Online gambling is on the rise, particularly following changes in regulations in the UK. It is easy to access and empowered by creative technology that makes the medium more engaging and immersive for users. Gambling disorder is recognized by the American Pyschiatric Association's Diagnostic and Statistical Manual of Mental Disorders. Online gambling is available 24/7, enables rapid continuous play without breaks and provides limited gatekeeping to protect the most vulnerable. This means can often lead to gamblers losing control and chasing losses, impacting on not only the gamblers but also their families. As an example, the estimated costs to the UK are up to £1.2 billion per year from problem gambling.
However, those very features that make online gambling more engaging, simultaneously, have the potential to combat problem gambling. That is, the accessibility and persuasive techniques used in online gambling could be used as positive behavioural change mechanisms to mitigate against problematic behaviours. The online medium provides a unique chance to empower classical behaviour change as it offers interactivity, real-time response, traceability of usage data, intelligence, personalization and the ability to be context-aware.
Our Engineering and Social Informatics Research Group (ESOTICS) has expertise in several informatics issues, including motivation requirements. These requirements are typically realised via different technologies under various guises, such as gamification, persuasive technology, entertainment computing and incentive-centred design.
In the EROGamb 1.0 project we built an online platform which enables the utilization of online gambling data to (i) characterize and predict gambling behaviour and (ii) enable designing and issuing real-time, interactive and persuasive infographics and game mechanics to encourage and reinforce the positive change.
This project funded by GambleAware and conducted through close collaboration with a range of charities and responsible gambling offices. It has won the Best Project Award at ICE Totally Gaming – Research Exchange Event, has been invited to a range of policy events and has also been featured by a wide range of media. EROGamb 1.0 is part of our Digital Addiction initiative meant to enable a healthier and well-informed usage of technology and is the base of our future projects around Responsible Gambling, including EROGamb 2.0., GammInovate and Responsibility-By-Design.
In EROGamb 2.0 , we build on the experience and tools developed through the EROGamb 1.0 and develop and evaluate data-driven goal settings, feedback approaches, social norms approaches in challenging beliefs, principles and design patterns for an information transparency layer around games in order to keep players in control.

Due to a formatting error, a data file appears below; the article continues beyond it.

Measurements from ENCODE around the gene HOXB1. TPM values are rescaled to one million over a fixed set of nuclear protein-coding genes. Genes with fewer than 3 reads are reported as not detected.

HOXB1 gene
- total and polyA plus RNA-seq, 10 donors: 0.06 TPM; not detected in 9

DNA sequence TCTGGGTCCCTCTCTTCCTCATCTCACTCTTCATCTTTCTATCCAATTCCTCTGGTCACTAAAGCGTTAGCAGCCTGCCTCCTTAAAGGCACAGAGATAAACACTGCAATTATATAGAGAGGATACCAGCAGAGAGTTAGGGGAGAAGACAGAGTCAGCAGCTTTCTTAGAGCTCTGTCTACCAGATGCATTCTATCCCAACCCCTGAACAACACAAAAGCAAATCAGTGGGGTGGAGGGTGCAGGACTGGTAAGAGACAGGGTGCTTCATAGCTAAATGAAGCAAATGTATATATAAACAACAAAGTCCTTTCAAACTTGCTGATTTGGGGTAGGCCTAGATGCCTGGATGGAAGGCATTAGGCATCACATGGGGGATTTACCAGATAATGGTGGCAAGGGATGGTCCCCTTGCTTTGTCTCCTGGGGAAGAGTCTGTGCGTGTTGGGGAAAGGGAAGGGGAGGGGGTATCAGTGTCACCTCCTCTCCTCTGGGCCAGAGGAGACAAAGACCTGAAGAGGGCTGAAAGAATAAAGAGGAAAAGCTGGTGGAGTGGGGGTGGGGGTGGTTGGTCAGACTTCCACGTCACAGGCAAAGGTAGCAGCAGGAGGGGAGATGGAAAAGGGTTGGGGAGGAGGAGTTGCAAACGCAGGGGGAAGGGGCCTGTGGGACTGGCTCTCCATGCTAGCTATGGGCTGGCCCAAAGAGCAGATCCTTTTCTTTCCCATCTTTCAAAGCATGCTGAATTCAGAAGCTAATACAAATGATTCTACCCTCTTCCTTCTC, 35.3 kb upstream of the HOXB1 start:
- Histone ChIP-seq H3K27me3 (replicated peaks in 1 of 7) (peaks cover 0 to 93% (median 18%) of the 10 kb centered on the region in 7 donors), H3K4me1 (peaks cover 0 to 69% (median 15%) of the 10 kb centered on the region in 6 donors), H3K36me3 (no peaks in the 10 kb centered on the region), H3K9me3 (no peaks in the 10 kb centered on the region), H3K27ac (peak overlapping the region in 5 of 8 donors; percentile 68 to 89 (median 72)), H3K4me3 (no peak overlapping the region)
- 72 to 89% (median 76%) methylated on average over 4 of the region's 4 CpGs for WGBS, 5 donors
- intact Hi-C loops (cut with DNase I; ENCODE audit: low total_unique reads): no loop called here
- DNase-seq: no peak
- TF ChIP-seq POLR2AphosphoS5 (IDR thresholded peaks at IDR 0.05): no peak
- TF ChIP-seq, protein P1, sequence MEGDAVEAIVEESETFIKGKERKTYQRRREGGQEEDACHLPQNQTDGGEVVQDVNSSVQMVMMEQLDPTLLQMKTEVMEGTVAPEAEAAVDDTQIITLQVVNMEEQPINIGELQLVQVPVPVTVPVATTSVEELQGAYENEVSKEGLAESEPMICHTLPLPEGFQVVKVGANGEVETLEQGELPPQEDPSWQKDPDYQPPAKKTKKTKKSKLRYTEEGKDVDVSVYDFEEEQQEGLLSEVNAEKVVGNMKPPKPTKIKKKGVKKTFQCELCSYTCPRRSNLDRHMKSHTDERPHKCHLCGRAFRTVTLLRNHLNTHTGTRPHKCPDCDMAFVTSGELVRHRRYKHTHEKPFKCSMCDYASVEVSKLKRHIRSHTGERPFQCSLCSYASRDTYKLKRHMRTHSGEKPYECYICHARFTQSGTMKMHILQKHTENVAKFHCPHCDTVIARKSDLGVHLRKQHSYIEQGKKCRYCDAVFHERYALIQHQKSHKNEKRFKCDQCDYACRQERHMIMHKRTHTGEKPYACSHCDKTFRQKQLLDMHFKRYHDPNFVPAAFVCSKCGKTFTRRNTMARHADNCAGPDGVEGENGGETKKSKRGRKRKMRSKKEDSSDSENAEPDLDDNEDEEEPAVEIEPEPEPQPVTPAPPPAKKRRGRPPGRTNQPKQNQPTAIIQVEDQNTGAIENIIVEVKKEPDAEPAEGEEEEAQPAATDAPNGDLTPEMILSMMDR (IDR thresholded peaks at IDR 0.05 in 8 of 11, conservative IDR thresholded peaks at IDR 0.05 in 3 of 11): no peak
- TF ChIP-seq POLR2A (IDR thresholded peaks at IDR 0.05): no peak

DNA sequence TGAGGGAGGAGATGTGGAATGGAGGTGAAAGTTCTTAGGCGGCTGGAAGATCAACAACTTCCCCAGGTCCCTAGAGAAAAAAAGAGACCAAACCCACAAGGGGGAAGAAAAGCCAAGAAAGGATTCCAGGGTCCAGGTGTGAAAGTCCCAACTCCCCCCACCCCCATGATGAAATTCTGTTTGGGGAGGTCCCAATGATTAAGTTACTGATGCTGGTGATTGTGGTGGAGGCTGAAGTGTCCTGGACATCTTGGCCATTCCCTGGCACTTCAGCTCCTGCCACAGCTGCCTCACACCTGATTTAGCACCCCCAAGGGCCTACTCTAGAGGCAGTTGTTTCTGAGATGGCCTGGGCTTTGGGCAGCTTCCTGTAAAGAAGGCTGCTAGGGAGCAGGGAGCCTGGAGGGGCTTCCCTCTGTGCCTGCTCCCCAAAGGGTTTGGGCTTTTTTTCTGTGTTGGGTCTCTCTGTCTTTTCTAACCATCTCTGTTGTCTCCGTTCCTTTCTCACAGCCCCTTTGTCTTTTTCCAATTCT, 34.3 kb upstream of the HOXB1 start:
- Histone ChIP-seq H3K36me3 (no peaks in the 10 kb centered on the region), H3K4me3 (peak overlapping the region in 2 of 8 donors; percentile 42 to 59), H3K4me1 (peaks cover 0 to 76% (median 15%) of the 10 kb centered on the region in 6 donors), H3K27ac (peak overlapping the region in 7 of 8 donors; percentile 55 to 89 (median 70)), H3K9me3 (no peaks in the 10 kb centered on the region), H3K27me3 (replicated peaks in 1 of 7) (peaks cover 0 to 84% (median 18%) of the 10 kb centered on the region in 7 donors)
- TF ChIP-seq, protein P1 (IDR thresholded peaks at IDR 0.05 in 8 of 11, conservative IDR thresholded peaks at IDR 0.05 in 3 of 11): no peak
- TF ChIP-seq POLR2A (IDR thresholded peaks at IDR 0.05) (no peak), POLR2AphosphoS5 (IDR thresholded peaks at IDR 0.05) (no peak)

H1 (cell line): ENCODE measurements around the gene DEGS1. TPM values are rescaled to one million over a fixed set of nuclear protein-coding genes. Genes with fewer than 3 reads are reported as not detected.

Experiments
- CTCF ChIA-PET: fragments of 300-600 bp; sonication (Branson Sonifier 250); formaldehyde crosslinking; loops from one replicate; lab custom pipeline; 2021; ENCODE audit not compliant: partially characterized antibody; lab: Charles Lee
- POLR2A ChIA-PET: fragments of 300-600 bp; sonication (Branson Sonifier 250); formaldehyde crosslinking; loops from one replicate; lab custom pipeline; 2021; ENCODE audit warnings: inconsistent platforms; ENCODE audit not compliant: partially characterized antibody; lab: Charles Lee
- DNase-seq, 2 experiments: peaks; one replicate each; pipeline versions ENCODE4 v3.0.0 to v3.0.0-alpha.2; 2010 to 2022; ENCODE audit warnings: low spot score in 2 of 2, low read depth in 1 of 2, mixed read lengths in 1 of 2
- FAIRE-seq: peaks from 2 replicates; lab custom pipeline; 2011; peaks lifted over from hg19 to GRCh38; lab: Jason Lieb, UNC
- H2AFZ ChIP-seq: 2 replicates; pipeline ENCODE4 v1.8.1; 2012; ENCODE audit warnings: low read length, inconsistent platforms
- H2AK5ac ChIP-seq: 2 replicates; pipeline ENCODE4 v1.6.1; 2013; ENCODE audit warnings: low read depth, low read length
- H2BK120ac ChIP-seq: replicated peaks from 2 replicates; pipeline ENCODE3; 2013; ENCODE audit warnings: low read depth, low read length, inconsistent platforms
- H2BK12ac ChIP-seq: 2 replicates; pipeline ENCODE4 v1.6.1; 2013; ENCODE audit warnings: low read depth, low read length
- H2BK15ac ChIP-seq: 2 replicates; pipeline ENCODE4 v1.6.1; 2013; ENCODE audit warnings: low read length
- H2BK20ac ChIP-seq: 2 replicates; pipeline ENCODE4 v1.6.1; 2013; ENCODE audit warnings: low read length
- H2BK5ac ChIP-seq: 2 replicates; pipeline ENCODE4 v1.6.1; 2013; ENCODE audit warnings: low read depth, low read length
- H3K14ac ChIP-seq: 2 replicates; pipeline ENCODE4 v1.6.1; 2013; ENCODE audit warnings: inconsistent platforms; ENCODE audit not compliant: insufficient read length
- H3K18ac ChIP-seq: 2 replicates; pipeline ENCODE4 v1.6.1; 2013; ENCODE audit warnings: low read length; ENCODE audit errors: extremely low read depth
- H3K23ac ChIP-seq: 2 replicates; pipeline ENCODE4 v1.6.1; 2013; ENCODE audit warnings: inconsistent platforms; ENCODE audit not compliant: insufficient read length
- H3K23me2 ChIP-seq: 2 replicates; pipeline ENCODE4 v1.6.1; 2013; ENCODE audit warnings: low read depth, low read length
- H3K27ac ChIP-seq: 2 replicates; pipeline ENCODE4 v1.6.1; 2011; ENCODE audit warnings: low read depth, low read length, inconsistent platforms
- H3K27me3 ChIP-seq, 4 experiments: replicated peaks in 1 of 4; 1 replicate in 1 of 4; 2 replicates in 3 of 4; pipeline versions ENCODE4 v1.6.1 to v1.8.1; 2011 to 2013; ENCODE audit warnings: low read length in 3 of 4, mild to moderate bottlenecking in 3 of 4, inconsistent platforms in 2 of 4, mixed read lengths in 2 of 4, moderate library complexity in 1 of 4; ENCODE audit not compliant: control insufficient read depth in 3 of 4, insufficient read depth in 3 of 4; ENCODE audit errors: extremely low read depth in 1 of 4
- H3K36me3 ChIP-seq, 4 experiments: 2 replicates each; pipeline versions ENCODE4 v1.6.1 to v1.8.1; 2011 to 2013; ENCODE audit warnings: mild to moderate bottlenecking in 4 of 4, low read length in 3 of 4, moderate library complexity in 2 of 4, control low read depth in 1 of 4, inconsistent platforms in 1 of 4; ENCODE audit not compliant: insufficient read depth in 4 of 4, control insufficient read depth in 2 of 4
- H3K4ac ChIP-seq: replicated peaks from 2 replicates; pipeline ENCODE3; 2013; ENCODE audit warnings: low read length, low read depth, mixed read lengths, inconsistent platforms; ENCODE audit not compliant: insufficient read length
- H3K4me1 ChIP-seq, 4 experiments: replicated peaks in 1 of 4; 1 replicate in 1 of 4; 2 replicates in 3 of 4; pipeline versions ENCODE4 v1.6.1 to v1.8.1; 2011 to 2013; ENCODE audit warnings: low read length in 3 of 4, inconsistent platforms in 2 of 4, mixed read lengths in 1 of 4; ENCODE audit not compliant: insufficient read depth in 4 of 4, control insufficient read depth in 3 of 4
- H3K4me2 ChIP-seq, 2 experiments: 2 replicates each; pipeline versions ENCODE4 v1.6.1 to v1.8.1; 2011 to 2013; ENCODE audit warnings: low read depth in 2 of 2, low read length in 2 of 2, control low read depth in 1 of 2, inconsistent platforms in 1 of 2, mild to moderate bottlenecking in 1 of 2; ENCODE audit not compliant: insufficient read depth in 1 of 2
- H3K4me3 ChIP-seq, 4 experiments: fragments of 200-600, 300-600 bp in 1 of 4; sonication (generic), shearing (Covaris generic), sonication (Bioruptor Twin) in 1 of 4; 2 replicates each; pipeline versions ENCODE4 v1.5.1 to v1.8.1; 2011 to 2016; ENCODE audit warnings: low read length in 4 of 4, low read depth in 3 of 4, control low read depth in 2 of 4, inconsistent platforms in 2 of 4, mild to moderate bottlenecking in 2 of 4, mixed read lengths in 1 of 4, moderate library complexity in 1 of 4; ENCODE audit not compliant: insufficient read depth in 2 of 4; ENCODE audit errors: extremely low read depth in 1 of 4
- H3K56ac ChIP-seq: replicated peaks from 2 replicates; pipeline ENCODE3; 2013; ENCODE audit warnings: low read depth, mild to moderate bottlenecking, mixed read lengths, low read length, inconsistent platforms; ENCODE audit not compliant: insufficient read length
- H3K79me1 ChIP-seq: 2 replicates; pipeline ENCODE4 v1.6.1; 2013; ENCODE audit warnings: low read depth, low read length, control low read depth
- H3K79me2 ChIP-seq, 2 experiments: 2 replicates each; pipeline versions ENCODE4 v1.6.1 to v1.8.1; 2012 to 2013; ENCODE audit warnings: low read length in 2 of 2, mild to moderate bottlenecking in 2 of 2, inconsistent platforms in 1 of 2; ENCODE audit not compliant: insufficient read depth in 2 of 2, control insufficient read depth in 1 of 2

In GammInovate we built on the online platform we have already developed which gives the opportunity to gamblers and researchers to communicate in real-time, enabling the researcher to process and issue multimedia messages and infographics in a more personalized, timely and the gamblers to provide spontaneous feedback, overcoming the difficulties of self-reporting of gambling behaviour.
In Responsibility-By-Design we focus on online gambling sites and apps since their design may not facilitate Responsible Gambling. Our aim is to provide a design method and guidelines for building online spaces which are equipped with modalities and infrastructure to aid responsible by co-designing with current gamblers, ex-gambling addicts, and web designers in the gambling industry.
Online exhibition: Hidden stories of online gamblers
Explore our online exhibition in which we speak with online gambling industry employees, many of whom occasionally or often gamble, as well as online gamblers. You will hear their voices, as expressed in the form of art and images: interpretations of that data by a whole variety of young artists.
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A simplified version of our Projects architecture is displayed in the below figure:
BU academics talk about how technology is being developed to engage with online gamblers behaviour in a bid to improve public health
An explanation of how the EROGamb app works